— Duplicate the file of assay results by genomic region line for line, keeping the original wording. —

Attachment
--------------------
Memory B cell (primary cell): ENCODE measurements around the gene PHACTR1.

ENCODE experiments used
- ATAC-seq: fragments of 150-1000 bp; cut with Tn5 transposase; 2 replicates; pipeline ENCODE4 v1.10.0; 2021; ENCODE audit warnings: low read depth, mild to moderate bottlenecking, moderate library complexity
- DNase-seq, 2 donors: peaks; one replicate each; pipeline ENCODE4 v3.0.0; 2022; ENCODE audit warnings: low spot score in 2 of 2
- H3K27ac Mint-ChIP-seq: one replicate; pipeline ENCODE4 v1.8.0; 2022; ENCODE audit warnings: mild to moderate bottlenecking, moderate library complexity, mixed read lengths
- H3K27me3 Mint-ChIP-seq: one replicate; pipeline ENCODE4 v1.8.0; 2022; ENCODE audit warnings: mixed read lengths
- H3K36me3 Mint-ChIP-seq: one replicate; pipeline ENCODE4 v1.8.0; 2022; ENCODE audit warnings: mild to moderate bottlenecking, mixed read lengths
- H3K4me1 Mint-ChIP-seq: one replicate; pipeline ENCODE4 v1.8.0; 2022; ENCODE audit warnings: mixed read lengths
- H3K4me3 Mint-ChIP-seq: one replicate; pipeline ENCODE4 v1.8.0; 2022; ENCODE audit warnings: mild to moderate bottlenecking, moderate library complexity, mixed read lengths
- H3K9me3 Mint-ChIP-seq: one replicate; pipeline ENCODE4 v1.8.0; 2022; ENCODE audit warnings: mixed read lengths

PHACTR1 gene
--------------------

Memory B cell (primary cell): ENCODE measurements around the gene PHACTR1.

ENCODE experiments used
- ATAC-seq: fragments of 150-1000 bp; cut with Tn5 transposase; 2 replicates; pipeline ENCODE4 v1.10.0; 2021; ENCODE audit warnings: low read depth, mild to moderate bottlenecking, moderate library complexity
- DNase-seq, 2 donors: peaks; one replicate each; pipeline ENCODE4 v3.0.0; 2022; ENCODE audit warnings: low spot score in 2 of 2
- H3K27ac Mint-ChIP-seq: one replicate; pipeline ENCODE4 v1.8.0; 2022; ENCODE audit warnings: mild to moderate bottlenecking, moderate library complexity, mixed read lengths
- H3K27me3 Mint-ChIP-seq: one replicate; pipeline ENCODE4 v1.8.0; 2022; ENCODE audit warnings: mixed read lengths
- H3K36me3 Mint-ChIP-seq: one replicate; pipeline ENCODE4 v1.8.0; 2022; ENCODE audit warnings: mild to moderate bottlenecking, mixed read lengths
- H3K4me1 Mint-ChIP-seq: one replicate; pipeline ENCODE4 v1.8.0; 2022; ENCODE audit warnings: mixed read lengths
- H3K4me3 Mint-ChIP-seq: one replicate; pipeline ENCODE4 v1.8.0; 2022; ENCODE audit warnings: mild to moderate bottlenecking, moderate library complexity, mixed read lengths
- H3K9me3 Mint-ChIP-seq: one replicate; pipeline ENCODE4 v1.8.0; 2022; ENCODE audit warnings: mixed read lengths

PHACTR1 gene